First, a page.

There is no CALL assembler instruction in the z/Architecture. A call is compiled to a hard branch. There are several types of branches. A call to a procedure would typically be compiled to a branch with two operands. The register containing the address where to branch to, and the register in which to save the location of the instruction right after the current branch instruction, which serves as a return address for the called procedure (this is very important). There are two calling conventions in the mainframe world; caller saves and callee saves. In LE, the callee saves the registers of the caller, and it does this in the register save area that is in the caller’s DSA (third item in the list above). The caller will restore its register when the callee returns control to the caller.
For the sake of materializing this abstract explanation; upon a call-type branch, the address to return to will be saved in register 14.
In x86 calling conventions, the stack pointer grows higher and lower by POPing and PUSHing items to it. On z/Architecture, there is a register that is the stack pointer, but only by convention. No one is forcing anyone to use any register as a stack pointer. LE has chosen register 13 to be the stack pointer. You don’t push and pop items to the stack on z/Architecture. On a call, the LE sets the stack pointer (by checking where the next available stack byte is, which was determined at the start of the calling procedure), determines where the next stack frame should start (saved at ), and constructs its DSA at the currently set stack pointer. Your stack variables live right after the DSA and are accessed by addressing memory relative to the stack pointer. Typically when you compile a program, the listing will include the offsets of the variables to the beginning of the DSA for each procedure. Notice how this makes it annoying to dynamically allocate stack variables.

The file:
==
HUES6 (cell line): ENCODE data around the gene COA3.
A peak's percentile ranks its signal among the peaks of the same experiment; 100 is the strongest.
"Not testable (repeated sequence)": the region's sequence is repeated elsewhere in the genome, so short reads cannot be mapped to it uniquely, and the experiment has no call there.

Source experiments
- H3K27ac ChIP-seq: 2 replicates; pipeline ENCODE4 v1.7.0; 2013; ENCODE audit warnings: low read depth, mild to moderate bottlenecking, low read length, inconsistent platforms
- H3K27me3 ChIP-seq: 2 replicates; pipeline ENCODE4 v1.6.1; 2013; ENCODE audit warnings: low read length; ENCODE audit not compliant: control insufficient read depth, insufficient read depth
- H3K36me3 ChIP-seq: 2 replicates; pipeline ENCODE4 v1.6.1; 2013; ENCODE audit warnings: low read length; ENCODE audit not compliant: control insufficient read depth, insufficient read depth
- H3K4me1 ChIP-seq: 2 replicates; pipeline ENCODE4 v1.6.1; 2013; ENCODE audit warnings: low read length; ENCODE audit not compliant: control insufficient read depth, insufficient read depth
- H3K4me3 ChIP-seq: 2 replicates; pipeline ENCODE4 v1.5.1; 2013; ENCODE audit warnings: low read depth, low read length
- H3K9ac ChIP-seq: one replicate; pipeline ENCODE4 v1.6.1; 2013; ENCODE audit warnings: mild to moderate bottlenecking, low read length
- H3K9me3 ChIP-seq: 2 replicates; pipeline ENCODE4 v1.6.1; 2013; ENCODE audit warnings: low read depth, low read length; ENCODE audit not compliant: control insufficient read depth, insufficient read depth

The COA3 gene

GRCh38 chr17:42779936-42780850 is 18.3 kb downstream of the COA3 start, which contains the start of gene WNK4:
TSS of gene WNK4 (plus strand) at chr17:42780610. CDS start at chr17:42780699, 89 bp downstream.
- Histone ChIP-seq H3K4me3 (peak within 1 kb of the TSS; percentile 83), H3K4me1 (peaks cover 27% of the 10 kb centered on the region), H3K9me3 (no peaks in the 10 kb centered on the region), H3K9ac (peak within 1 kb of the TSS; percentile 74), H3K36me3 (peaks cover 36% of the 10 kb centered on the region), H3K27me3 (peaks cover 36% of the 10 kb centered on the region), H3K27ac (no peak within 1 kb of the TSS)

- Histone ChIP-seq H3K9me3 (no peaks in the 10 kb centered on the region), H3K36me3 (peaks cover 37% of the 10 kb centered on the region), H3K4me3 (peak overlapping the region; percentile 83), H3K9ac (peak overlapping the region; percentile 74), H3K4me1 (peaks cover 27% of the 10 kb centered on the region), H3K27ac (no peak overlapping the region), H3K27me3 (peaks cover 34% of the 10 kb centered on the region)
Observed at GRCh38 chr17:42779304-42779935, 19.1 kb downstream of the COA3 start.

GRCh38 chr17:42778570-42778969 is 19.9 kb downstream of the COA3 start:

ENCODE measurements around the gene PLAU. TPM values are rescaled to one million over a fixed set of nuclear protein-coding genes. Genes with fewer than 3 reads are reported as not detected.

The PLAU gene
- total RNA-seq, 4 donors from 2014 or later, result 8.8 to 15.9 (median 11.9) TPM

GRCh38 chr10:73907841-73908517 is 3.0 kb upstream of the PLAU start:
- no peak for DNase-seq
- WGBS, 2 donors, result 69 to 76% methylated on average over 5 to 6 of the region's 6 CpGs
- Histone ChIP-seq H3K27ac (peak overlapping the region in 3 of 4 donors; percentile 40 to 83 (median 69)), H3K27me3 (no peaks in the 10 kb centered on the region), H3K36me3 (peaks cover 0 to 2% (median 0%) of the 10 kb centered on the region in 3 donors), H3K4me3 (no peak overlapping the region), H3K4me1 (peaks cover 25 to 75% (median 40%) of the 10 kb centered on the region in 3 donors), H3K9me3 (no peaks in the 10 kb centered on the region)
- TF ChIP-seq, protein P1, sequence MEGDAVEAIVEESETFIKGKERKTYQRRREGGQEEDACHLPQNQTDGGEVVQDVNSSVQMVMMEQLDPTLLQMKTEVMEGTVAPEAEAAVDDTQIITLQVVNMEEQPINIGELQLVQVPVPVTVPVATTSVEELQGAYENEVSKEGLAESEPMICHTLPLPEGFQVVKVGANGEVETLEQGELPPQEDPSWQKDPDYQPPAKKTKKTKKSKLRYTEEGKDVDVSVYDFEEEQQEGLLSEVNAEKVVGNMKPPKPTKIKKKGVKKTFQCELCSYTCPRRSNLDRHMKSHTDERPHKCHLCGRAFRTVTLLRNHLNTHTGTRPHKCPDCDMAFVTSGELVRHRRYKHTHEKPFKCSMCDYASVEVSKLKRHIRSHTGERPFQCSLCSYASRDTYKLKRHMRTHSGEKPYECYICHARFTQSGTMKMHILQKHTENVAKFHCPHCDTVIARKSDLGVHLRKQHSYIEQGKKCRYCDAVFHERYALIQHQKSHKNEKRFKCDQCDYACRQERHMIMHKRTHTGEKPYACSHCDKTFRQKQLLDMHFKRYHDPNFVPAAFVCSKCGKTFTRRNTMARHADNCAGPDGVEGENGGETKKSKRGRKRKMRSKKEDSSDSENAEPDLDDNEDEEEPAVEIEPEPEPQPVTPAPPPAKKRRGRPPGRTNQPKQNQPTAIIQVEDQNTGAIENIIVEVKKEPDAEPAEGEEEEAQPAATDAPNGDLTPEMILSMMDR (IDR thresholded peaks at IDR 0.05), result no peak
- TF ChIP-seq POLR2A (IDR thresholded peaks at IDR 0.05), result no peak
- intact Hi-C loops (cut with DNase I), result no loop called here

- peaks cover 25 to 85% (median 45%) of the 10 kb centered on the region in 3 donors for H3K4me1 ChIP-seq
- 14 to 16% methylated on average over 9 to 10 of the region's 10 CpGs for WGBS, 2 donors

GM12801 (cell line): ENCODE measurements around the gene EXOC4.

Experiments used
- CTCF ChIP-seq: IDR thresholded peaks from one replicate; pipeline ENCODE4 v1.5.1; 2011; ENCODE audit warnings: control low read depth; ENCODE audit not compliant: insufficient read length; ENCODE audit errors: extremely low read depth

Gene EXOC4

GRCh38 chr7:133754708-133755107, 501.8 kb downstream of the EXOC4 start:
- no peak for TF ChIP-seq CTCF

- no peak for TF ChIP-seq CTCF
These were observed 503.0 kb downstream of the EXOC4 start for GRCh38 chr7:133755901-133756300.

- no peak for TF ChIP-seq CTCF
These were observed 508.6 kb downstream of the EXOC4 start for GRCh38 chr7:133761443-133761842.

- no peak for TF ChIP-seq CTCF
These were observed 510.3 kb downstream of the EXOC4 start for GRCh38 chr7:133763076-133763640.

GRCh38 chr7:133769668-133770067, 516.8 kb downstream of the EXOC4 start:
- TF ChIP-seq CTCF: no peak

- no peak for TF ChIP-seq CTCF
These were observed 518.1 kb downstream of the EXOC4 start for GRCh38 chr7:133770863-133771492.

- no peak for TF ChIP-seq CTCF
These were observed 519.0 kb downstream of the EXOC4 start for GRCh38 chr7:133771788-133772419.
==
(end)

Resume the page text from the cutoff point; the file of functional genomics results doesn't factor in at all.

When setting up the DSA, a procedure (callee) will keep a pointer of the caller’s DSA, in its own (callee’s) DSA.
When a procedure wants to return to the procedure that called it, it needs an address to return to. As we discussed earlier, that address was originally saved in register 14 when the branch to the callee happened. The callee then proceeded to save all registers (including register 14) in the savearea set up in the caller’s DSA. The callee keeps a pointer to its caller’s DSA. So the callee can perfectly fetch the address it needs to return to. Take away from this that the return address lives on the stack, in proximity to stack variables.
How to exploit this?
On x86 architecture, string copies will compile to loops of byte moves. On z/Architecture, we can do this with one single assembler instruction; MVC. MVC takes the target location, a length, and a source location. Considering that strings are defined with a fixed length in mainframe programming languages (including PL/1), the compiler is aware of each string’s length at all times. As a result, if you try to assign a 10 byte string in to a 5 byte string, the compiler will do two things. Warn you that you’re doing something silly, and compile to an MVC instruction with length parameter 5, copying only the first half of the 10 byte string. As a result, exploiting string copies simply doesn’t work, because you can’t write exploitable code that way.